Our porter adds “ You can still find heaps of bones and hair in the lake." The glacial pond is ice-covered for 9 months of the year- Roop Kund, seems to have been the last spot visited by the king’s family, and they are said to have been buried in an avalanche here.
After this, it was Raja Ajay Pal of Chand Garh, who once again started the journey in the 15th century. Since then, members of the royal family (Kunwars) with their pandits known as Nautiyals are following the centuries old tradition.
It is a celebration for the Pahadi folk, Mountain People dressed in local attire a day before the procession, a special ceremony where offerings are made to the ram was held in a village 12 km from Nauti. This village, where the ram actually begins its personal journey, is called Kansua. In the local Garhwali dialect, the brother of a king is referred to as Kansa, hence the village’s name. It is said that a seventh-generation king, Shali Pal, finding little time to devote to the procession, entrusted the job to his brother, whose descendants still comprise the population of the entire village.
But before the trek, the ram is first worshipped. To begin with, it is placed in front of a temple that displays silver plaques of Nanda Devi, Shiva and Lord Hanuman. It is then anointed with turmeric and vermilion and given an offering of rice, flowers and fruits. Devotees throng around seeking blessings from the Goddess. All through, the priests keep a keen eye on the sacred Ram - no one is allowed to touch it. Once the rituals are over, the drummers hype and conch is blown as the festive mood begins. Men folk known as Jagars who sing songs to hail the goddess and women folk singers also join in. In no time, men form a circle clasping their hands behind their heads, they tap their feet in unison to match the drumbeats and cries of praise Bolo Nanda Devi ki……Jai…! Bolo Nanda Devi ki …Jai…! reverbarates and fills in the air, finally echos in the hills.
At Nauti, one of them even pulls out red-hot charcoal from the ‘holy fire’ and dances holding it in his hands. As the spell wears off, most of them prostrate to her in honour to the goddess of mountains.
While some men and women brave the arduos journey till the last point walking with the procession, others accompany the procession to just a few villages, while many others welcome it with fruits and flowers on the way up to the holy hills. The entire journey will take 19 days and the procession is scheduled to stop at 18 different villages to pay homage to the different forms of the Goddess in the small hill temples.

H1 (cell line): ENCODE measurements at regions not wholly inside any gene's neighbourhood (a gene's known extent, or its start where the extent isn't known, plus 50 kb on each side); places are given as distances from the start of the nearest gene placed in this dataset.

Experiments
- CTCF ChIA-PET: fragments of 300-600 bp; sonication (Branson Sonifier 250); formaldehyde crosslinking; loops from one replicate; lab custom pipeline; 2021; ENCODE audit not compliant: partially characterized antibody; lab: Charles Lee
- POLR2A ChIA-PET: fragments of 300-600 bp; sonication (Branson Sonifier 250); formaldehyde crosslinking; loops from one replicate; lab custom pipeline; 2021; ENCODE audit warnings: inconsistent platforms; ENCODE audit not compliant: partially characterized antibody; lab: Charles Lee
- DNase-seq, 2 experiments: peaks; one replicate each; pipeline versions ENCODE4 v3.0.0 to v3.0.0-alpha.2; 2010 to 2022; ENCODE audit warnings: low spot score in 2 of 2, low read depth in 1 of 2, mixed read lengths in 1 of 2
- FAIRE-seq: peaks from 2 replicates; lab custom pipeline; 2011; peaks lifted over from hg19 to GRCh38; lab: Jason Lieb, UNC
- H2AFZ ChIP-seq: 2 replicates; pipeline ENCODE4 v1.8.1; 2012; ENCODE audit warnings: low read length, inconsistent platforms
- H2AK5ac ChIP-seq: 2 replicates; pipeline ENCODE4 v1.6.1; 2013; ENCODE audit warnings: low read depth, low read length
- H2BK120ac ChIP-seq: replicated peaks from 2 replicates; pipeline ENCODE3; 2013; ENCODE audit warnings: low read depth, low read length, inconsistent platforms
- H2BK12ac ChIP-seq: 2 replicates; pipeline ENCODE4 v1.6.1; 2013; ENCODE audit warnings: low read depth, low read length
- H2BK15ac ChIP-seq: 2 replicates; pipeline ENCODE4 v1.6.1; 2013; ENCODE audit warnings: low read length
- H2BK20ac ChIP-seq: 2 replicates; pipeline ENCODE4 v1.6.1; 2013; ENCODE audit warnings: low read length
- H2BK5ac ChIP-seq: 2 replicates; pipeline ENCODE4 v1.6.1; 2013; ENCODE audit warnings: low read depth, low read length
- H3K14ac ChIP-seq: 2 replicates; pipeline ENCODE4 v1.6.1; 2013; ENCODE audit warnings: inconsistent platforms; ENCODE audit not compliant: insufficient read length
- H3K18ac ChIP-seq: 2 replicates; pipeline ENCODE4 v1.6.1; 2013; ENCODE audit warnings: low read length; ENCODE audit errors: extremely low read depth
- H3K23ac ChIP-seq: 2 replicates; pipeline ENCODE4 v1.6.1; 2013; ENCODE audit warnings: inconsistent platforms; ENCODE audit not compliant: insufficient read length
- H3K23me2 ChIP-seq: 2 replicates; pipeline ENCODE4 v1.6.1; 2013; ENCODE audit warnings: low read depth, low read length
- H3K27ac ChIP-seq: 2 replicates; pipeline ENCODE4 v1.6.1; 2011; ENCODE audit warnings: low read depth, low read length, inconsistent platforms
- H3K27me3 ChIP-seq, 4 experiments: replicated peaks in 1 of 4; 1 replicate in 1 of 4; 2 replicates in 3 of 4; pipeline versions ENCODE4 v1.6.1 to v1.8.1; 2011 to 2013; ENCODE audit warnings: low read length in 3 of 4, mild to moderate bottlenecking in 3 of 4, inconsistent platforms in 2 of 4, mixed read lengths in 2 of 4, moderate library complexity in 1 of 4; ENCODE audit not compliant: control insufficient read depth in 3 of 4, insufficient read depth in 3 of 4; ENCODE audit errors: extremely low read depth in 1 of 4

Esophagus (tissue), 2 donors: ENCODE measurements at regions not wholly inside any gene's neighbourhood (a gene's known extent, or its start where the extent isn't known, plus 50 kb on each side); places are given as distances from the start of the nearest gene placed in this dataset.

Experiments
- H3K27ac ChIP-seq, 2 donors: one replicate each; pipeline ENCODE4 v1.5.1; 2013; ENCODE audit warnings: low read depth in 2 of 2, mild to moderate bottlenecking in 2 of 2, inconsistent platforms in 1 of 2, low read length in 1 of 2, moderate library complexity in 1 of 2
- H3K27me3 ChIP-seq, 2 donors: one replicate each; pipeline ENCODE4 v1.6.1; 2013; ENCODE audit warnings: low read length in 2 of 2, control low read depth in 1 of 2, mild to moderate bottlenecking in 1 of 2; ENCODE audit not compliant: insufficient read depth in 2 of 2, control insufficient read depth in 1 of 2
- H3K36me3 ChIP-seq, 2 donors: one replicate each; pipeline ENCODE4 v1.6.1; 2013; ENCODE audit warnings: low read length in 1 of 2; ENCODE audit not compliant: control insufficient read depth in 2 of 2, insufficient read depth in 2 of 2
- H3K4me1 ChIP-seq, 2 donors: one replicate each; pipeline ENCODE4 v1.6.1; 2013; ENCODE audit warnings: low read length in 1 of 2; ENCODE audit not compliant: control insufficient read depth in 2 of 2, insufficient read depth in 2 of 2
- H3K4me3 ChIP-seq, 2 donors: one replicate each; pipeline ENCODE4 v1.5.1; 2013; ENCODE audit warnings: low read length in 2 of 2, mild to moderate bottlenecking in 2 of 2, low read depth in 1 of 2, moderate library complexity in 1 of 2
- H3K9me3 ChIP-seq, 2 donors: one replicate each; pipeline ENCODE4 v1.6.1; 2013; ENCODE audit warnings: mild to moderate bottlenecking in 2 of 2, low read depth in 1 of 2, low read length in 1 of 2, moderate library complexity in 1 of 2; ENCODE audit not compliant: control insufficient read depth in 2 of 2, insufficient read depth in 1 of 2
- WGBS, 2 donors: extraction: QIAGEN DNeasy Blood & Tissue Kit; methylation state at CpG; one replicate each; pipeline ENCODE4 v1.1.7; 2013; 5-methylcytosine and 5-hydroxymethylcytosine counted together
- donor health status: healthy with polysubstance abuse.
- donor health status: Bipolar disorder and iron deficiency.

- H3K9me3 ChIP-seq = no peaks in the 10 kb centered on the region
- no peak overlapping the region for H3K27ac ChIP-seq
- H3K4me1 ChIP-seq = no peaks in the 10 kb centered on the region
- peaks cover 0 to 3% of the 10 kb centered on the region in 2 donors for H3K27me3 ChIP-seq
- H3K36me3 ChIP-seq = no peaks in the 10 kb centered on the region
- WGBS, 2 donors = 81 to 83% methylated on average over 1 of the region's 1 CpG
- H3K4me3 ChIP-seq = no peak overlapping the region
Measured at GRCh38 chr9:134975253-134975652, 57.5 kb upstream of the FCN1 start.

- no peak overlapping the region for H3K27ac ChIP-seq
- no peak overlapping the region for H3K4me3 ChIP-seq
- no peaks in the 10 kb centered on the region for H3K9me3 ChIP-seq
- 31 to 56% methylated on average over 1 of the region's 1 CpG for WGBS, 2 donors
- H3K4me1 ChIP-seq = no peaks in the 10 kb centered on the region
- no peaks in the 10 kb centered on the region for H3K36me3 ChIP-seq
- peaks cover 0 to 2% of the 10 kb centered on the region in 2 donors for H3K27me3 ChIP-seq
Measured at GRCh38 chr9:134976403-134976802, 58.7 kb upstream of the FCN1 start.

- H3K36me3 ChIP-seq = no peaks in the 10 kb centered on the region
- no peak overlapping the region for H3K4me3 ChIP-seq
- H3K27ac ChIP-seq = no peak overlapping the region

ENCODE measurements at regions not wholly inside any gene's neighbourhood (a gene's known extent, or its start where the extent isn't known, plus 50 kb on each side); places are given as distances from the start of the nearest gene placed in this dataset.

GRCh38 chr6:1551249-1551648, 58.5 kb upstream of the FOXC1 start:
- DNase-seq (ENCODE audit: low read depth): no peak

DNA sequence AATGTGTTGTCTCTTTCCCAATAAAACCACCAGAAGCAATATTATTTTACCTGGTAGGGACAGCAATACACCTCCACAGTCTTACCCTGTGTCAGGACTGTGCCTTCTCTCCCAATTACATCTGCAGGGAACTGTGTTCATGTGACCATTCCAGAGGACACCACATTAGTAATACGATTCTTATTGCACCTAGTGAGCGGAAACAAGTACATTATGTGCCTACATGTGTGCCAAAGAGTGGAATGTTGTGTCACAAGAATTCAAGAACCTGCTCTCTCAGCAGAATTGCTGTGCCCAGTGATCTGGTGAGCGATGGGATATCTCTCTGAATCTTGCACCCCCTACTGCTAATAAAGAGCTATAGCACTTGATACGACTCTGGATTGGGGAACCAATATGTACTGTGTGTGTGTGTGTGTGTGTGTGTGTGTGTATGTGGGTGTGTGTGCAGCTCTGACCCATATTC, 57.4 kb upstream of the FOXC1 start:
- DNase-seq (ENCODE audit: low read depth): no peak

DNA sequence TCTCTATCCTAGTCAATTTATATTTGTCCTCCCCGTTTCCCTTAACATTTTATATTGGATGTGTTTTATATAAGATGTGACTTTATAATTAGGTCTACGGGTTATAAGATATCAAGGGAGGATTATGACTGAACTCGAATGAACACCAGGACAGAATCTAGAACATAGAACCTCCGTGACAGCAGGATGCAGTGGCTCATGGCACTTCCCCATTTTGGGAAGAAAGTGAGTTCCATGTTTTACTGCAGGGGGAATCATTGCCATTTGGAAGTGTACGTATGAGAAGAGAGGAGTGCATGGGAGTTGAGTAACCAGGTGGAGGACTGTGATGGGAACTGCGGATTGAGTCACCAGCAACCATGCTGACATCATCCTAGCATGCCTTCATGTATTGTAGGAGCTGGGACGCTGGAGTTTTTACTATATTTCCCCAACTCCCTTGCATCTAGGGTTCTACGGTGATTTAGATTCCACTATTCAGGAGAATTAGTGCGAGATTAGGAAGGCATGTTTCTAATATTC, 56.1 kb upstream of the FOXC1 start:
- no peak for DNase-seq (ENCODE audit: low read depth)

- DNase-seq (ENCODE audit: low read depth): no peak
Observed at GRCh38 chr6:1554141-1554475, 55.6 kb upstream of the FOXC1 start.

The final terrain from Bedni Bugiyal – A vast Alpine Meadow is the most difficult stretch.Climbing over hills pilgrims reach the mystery lake Roopund in the lap of Mountains.Perform puja to Goddess Nanda again.
Other folk who were part of previous added that “ crossing over to other valley Shilasamudra known as ocean of stones, crossing Junar Gali Col which is above Roopkund lake.
He pointed at the despression in the mountains , its bit risky and which gives goose bumps .As a part of ritual villagers from a nearby hamlet, Sutol, Ramni and Kanol, help out in this task. They go to the opposite cliff and help the pilgrims over - sometimes they have to physically drag people over. The two mountains are separated by a gap of just two feet. "If one slips, it’s a free-fall to Roopkund, 1,000 feet below, and no escape from death.
Finally the procession, surpassing the hills reaches the last point Homkund, the holy lake Shadowed by Nandagunti and Trishul Peak.
In contrast, the return journey downhill takes just two days, even the route is different and exit at place called ghat . After puja once the ram is set free on its own, even a single soul will not make an attempt to turn back to see where the animal is heading to...?
Out of curiosity I asked Shersingh ‘ Who will take care of it ?
With his palms pressed together, in reverence and raising in his head facing the 7120 m high snow clad Trishul Peak – The Tident of Shiva glowing in sun above clouds, without a second thought, where else , Sirji , it will reach the abode of Shiva and stay in his company there forever !